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IEPs and 504 plans are essential tools to ensure positive learning outcomes for many students. They also have the potential to cause legal issues for schools if they aren't properly planned and carried out. This comprehensive guide will show you how to mitigate legal liabilities in IEPs and 504 plans. Take away valuable information you can use to spot potential issues in your school's IEP and 504 plan processes. Order today!
The Wyoming State Board of Continuing Legal Education has granted up to 12.0 hours of Continuing Legal Education Credit, including 0.0 hour of ethics. No more than 5.0 hours of self-study credit may be earned during one calendar year.
PROFESSOR TIFFANY L. DOBLER is a faculty member in the special education program at the University of Wyoming. Professor Dobler’s research interests include bullying and students with disabilities, school violence, social and emotional disabilities, special education leadership, and professional preparation and development. Her areas of expertise also include affective needs, learning disabilities, inclusion services, special education law, and Individualized Education Plan (IEP) compliance. Professor Dobler has a wide range of experience both in the classroom, as well as at the administrative level. She has taught both general education and special education. Professor Dobler has worked with a variety of students with special education needs ranging from pre-school to 8th grade. She was a member of the education faculty at Clarke University in Iowa, where she taught in a professional development school and most recently worked at the Wyoming Department of Education, as the Special Programs Division director. This range of experiences has helped Professor Dobler grow and advance her knowledge and skill in the field of special education. She has her undergraduate degree in elementary education from the University of Wyoming. She earned her master’s degree from the University of Northern Colorado and is nearing the completion of her doctorate in special education from the same institution.
KARI MONEYHUN is an attorney with the Lemich Law Center in Rock Springs, Wyoming. Since 2005, Ms. Moneyhun has practiced in the areas of taxation, business law, estate planning and education law. Ms. Moneyhun represents Sweetwater County School District #1 in Rock Springs, Wyoming, where she works with district administrators and staff, including members of IEP and Section 504 Teams, to provide guidance, training, and legal advice in the areas of special education and student and workplace disability. She works with the Board of Trustees to review, revise and draft district-wide policies and procedures to comply with state law, the Wyoming Department of Education rules, and federal regulations.Â On a special project, Ms. Moneyhun provided support for another Wyoming school district undergoing an Office of Civil Rights (“OCR”) review to ensure district compliance with Section 504 of the Rehabilitation Act of 1973 and Title II of the Americans with Disabilities Act of 1990.Â Ms. Moneyhun earned her B.A. degree in political science and her LL.M. in taxation at the University of Washington. She earned her JurisÂ Doctorate degree at Seattle University School of Law.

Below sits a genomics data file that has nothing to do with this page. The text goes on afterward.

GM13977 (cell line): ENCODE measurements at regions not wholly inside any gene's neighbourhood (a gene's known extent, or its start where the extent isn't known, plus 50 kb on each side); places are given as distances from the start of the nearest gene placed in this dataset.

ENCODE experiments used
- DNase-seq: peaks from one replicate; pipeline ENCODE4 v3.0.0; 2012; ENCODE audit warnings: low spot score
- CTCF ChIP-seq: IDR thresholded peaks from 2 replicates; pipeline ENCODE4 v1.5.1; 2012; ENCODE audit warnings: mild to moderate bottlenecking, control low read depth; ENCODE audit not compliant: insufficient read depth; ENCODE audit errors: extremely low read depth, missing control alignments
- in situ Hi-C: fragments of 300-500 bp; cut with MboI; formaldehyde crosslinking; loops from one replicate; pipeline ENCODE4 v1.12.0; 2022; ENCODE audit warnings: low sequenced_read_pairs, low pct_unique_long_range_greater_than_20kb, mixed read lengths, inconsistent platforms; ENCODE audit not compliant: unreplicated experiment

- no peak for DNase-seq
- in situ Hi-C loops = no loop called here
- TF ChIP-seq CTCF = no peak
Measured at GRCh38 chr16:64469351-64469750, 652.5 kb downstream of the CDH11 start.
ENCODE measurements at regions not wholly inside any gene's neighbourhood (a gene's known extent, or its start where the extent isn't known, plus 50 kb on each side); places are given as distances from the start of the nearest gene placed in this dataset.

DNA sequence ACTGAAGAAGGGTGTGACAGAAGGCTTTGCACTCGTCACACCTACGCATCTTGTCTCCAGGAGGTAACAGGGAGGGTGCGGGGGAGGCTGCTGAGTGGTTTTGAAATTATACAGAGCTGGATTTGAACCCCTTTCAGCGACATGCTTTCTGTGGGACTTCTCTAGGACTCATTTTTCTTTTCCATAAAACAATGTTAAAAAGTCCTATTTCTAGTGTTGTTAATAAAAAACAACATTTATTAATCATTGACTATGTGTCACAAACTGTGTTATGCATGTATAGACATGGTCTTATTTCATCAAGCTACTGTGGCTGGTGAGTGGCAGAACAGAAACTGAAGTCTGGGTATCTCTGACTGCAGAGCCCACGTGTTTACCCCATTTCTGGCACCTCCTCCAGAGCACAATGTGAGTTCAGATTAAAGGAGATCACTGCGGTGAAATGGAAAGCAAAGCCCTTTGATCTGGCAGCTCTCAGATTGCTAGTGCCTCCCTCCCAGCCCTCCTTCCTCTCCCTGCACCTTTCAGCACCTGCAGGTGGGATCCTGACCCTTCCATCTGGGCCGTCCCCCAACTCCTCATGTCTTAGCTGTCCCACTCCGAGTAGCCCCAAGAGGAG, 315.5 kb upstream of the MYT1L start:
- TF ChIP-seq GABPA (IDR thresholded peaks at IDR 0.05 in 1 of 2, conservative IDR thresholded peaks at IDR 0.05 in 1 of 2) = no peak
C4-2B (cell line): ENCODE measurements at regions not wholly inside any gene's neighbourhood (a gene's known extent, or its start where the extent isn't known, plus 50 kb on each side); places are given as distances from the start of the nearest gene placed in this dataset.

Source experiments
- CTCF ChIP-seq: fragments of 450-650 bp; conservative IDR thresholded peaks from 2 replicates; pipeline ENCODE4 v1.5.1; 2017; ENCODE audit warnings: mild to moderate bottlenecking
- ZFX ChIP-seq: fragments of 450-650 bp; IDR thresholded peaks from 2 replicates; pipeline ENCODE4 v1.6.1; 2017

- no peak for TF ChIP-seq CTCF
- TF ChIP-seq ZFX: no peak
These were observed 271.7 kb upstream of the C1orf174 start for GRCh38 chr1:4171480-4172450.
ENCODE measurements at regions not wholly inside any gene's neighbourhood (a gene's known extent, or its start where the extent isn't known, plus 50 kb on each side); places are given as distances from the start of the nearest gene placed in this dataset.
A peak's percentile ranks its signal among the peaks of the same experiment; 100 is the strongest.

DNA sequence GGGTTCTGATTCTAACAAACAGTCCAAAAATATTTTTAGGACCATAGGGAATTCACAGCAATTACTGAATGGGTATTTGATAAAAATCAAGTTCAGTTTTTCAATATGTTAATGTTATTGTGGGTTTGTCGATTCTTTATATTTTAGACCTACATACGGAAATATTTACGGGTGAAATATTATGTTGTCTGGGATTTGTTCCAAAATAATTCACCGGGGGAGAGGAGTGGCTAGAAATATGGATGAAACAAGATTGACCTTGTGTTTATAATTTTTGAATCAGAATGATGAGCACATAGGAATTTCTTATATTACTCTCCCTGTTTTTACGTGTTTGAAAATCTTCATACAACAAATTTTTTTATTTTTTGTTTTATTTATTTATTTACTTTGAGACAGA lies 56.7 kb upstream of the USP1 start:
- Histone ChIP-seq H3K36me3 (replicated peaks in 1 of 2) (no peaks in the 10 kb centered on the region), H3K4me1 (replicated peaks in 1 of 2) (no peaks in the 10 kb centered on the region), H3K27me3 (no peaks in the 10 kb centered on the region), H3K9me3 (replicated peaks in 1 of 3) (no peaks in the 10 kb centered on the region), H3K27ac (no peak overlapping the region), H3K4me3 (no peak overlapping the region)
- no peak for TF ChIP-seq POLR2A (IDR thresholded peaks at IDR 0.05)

DR. JACQUE PHILLIPS is an attorney with The Law Office of Dr. Jacque Phillips, Esq. Parents, educators, administrators and attorneys come to Dr. Phillips for accurate and reliable information about special education law, education law, and advocacy for children with disabilities. She has a unique understanding of special education law due to her background as a special education teacher and professor. Dr. Phillips is trained and experienced in mediation and has done extensive presentations and training locally, nationally and internationally. She is formerly a professor at the University of Hawaii and Adams State College, and an adjunct professor at the University of Northern Colorado and the University of Colorado at Denver. Dr. Phillips is the co-author with Randy Chapman of the Litigation Prevention in Special Education Workbook. She earned her B.A. degree in education; her M.A. degree in special education; and her Doctorate in special education (emotional/behavioral disorders) from the University of Northern Colorado. She earned her Juris Doctorate degree at the University of Denver Sturm College of Law. Dr. Phillips is admitted to the Colorado Bar and is a member of the Colorado Bar Association, the Council for Exceptional Children, the Comparative International Education Society, and the Association of Supervision and Curriculum Development.
JACK D. ROBINSON is an attorney and co-founder of the law firm Spies, Powers & Robinson, P.C., where his primary practice area is special education law and educational discrimination. Mr. Robinson has been representing the interests of children with disabilities and their parents for over twenty years; and is a frequent lecturer on the application and construction of the Individuals with Disabilities Education Act, the Americans with Disabilities Act, Section 504 of the Rehabilitation Act, and the Family Educational Rights and Privacy Act. He has represented clients in numerous due process proceedings, civil actions, and appeals. Mr. Robinson is counsel of record for the student and his parents in Endrew F. v. Douglas County School District RE-1, a case in which the United States Supreme Court’s decision in favor of the student greatly expanded the rights of all children with disabilities. Mr. Robinson is the founder of the Colorado Council of Special Education Lawyers and is a former member of the Colorado Special Education Advisory Committee. He earned his B.A. degree at the University of Colorado and his Juris Doctorate degree at the University of Denver College of Law.